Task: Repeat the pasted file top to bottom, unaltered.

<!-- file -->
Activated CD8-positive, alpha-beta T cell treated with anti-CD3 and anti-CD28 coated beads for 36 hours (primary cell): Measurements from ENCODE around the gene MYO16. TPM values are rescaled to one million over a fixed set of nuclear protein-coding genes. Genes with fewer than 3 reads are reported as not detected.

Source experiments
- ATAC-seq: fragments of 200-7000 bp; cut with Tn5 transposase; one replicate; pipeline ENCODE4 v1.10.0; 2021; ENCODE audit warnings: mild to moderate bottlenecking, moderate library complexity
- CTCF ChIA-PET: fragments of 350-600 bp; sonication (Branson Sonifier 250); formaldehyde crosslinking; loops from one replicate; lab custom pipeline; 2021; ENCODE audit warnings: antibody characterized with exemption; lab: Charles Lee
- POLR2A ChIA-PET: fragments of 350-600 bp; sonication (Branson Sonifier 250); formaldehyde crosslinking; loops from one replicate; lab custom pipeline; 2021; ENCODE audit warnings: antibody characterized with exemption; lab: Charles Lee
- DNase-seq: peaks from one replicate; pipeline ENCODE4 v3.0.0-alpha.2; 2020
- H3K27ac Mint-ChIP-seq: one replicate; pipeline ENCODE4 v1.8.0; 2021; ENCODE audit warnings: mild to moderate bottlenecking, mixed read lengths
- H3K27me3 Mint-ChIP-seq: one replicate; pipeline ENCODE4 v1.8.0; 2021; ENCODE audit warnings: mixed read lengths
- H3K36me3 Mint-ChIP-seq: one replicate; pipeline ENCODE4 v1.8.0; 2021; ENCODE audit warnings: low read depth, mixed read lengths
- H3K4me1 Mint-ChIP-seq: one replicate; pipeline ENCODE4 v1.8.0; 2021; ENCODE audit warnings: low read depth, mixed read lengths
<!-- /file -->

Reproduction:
Activated CD8-positive, alpha-beta T cell treated with anti-CD3 and anti-CD28 coated beads for 36 hours (primary cell): Measurements from ENCODE around the gene MYO16. TPM values are rescaled to one million over a fixed set of nuclear protein-coding genes. Genes with fewer than 3 reads are reported as not detected.

Source experiments
- ATAC-seq: fragments of 200-7000 bp; cut with Tn5 transposase; one replicate; pipeline ENCODE4 v1.10.0; 2021; ENCODE audit warnings: mild to moderate bottlenecking, moderate library complexity
- CTCF ChIA-PET: fragments of 350-600 bp; sonication (Branson Sonifier 250); formaldehyde crosslinking; loops from one replicate; lab custom pipeline; 2021; ENCODE audit warnings: antibody characterized with exemption; lab: Charles Lee
- POLR2A ChIA-PET: fragments of 350-600 bp; sonication (Branson Sonifier 250); formaldehyde crosslinking; loops from one replicate; lab custom pipeline; 2021; ENCODE audit warnings: antibody characterized with exemption; lab: Charles Lee
- DNase-seq: peaks from one replicate; pipeline ENCODE4 v3.0.0-alpha.2; 2020
- H3K27ac Mint-ChIP-seq: one replicate; pipeline ENCODE4 v1.8.0; 2021; ENCODE audit warnings: mild to moderate bottlenecking, mixed read lengths
- H3K27me3 Mint-ChIP-seq: one replicate; pipeline ENCODE4 v1.8.0; 2021; ENCODE audit warnings: mixed read lengths
- H3K36me3 Mint-ChIP-seq: one replicate; pipeline ENCODE4 v1.8.0; 2021; ENCODE audit warnings: low read depth, mixed read lengths
- H3K4me1 Mint-ChIP-seq: one replicate; pipeline ENCODE4 v1.8.0; 2021; ENCODE audit warnings: low read depth, mixed read lengths